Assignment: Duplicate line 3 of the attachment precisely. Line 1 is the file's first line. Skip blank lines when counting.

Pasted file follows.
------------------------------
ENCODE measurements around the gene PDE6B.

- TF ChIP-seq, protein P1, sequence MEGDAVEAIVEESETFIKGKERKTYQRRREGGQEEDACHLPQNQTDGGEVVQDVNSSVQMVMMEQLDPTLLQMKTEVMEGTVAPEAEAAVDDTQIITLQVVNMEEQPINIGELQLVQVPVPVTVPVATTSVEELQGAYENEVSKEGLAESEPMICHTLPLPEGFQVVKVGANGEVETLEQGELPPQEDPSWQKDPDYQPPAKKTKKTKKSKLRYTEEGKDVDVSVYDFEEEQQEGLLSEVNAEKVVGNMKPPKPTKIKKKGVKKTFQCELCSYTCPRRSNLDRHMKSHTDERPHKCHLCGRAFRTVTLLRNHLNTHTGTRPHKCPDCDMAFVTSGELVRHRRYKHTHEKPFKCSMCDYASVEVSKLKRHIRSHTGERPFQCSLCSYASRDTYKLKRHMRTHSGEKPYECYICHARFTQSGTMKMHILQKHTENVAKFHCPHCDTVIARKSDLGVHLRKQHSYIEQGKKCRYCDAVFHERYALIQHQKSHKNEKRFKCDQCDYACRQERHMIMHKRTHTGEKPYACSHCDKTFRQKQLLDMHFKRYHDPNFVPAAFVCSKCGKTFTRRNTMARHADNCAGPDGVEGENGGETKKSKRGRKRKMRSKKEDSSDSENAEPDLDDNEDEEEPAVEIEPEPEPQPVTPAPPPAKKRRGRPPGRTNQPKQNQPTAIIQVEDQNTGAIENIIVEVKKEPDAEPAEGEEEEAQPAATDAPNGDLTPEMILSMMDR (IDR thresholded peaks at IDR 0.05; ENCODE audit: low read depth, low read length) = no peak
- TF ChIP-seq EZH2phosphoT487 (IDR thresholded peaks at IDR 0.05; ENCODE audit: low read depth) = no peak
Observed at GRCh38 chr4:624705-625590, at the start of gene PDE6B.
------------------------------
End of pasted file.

- TF ChIP-seq EZH2phosphoT487 (IDR thresholded peaks at IDR 0.05; ENCODE audit: low read depth) = no peak